Hyperbaric Oxygen Therapy Dampens Inflammatory Cytokine Production and Does Not Worsen the Cardiac Function and Oxidative State of Diabetic Rats

Antioxidants (Basel). 2019 Nov 30;8(12):607. doi: 10.3390/antiox8120607.


Hyperbaric oxygen therapy (HBOT) is frequently used after soft tissue injuries and in diabetic patients with ulcerated wounds; however, its ability to increase oxidative stress casts doubts. Diabetes (DM) in male Wistar rats (N = 20) weighing 300 g were induced by a single dose of streptozotocin. Ten diabetics (DMHBOT) and 10 controls (CHBOT) underwent a one-hour long hyperbaric oxygen treatment protocol (2.5 bar) 12 times after the 3rd week of diabetes. Ten animals remained untreated. Eight weeks after diabetes induction, we measured the 24-hour blood glucose profile and cardiovascular function (sonocardiography and the relaxation ability of aortae). Malonyl-dialdehyde (MDA) and cytokine levels were measured in blood plasma. Poly(ADP-ribose) polymerase (PARP) activity was estimated in cardiac and aortic tissue. HBOT did not alter most of the cardiovascular parameters. PARylation in cardiac and aortic tissues, plasma MDA levels were elevated in diabetic rats. HBOT prevented the increase of MDA in diabetic animals. In addition, levels of the pro-inflammatory cytokine-induced neutrophil chemoattractant-1 (CINC-1) the levels of anti-inflammatory tissue inhibitor of metalloproteases-1 were not altered in diabetes or in hyperoxia. Our results suggest that HBOT does not increase long-term oxidative stress, and, similar to training, the TBARS products, nitrotyrosine formation and poly(ADP-ribosyl)ation may be eased as a result of hyperoxia.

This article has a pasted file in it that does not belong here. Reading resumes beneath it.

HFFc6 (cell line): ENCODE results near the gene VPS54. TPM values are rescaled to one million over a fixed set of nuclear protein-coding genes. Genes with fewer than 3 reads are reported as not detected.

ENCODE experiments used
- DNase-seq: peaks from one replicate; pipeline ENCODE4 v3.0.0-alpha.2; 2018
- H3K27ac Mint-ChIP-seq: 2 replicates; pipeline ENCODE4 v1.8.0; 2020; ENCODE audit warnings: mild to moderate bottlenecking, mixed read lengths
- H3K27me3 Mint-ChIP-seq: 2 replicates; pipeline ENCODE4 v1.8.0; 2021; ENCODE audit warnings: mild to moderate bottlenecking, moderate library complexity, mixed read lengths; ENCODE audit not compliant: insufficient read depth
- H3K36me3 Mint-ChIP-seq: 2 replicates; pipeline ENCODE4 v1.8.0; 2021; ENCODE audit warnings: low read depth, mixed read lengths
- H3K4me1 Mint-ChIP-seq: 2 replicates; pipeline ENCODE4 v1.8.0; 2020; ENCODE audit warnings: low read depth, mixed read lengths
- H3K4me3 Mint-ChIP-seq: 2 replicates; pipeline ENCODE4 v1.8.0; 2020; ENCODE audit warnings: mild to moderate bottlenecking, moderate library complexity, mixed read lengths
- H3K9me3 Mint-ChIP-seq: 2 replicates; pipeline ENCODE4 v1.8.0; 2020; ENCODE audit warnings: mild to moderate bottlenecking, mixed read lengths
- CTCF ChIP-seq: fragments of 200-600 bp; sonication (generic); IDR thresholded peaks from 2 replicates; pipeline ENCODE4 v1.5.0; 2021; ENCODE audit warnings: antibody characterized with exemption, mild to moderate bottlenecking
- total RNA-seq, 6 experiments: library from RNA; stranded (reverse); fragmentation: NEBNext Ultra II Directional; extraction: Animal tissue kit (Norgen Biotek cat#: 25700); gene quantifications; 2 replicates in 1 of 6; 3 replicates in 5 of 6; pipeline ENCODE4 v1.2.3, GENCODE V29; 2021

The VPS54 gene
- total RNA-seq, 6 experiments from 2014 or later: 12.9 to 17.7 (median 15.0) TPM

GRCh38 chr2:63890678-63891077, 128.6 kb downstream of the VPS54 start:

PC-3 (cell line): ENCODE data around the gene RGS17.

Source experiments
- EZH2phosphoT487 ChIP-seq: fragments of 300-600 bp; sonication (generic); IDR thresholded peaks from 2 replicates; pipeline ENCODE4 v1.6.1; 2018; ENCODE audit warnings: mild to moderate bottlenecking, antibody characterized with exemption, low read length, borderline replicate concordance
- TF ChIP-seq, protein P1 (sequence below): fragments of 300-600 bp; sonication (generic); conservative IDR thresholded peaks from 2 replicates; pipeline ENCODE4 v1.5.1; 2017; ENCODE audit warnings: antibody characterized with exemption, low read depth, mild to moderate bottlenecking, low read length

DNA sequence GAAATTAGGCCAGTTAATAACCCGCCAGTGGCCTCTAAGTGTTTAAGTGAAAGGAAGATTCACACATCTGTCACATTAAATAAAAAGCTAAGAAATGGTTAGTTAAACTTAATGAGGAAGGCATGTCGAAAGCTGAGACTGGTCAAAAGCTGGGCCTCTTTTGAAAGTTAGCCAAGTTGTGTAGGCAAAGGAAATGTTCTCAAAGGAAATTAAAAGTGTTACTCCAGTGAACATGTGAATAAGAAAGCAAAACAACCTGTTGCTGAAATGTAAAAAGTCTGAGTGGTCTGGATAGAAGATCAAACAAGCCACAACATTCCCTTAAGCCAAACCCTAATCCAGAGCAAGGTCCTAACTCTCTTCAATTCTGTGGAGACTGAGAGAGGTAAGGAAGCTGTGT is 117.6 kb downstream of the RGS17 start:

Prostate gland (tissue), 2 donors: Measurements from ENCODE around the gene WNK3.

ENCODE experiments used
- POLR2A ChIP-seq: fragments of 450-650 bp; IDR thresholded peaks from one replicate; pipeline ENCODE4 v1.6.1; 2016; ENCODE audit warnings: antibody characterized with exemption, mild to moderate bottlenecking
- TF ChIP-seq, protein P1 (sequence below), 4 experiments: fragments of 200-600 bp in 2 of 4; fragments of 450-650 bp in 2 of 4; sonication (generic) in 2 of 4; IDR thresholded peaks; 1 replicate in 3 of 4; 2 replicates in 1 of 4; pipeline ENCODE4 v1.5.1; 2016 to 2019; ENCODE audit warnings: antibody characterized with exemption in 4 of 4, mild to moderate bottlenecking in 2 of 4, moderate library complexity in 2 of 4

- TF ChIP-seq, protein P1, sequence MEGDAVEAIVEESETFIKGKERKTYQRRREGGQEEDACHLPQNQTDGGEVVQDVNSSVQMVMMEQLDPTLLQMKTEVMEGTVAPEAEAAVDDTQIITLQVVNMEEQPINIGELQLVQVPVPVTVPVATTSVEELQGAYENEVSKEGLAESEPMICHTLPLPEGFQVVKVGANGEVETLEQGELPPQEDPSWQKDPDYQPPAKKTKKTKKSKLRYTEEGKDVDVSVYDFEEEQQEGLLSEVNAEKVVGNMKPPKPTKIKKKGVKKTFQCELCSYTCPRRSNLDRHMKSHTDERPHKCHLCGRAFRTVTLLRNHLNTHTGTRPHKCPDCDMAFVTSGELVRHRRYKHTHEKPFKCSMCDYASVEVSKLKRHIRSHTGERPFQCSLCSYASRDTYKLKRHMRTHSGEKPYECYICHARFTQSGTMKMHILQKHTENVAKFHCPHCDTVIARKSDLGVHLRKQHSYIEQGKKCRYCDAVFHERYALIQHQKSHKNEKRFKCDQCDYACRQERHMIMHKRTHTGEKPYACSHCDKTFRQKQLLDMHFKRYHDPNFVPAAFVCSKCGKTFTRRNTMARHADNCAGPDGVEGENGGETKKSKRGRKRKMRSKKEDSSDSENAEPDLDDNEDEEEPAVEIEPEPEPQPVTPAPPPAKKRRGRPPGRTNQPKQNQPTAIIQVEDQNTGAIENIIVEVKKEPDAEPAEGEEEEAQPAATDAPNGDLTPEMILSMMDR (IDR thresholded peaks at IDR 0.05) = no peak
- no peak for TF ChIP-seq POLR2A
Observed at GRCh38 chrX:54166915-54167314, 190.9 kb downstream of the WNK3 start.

Keywords: HBOT; PARP; cardiac ultrasound; diabetes; endothelial dependent relaxation; oxidative stress; rat.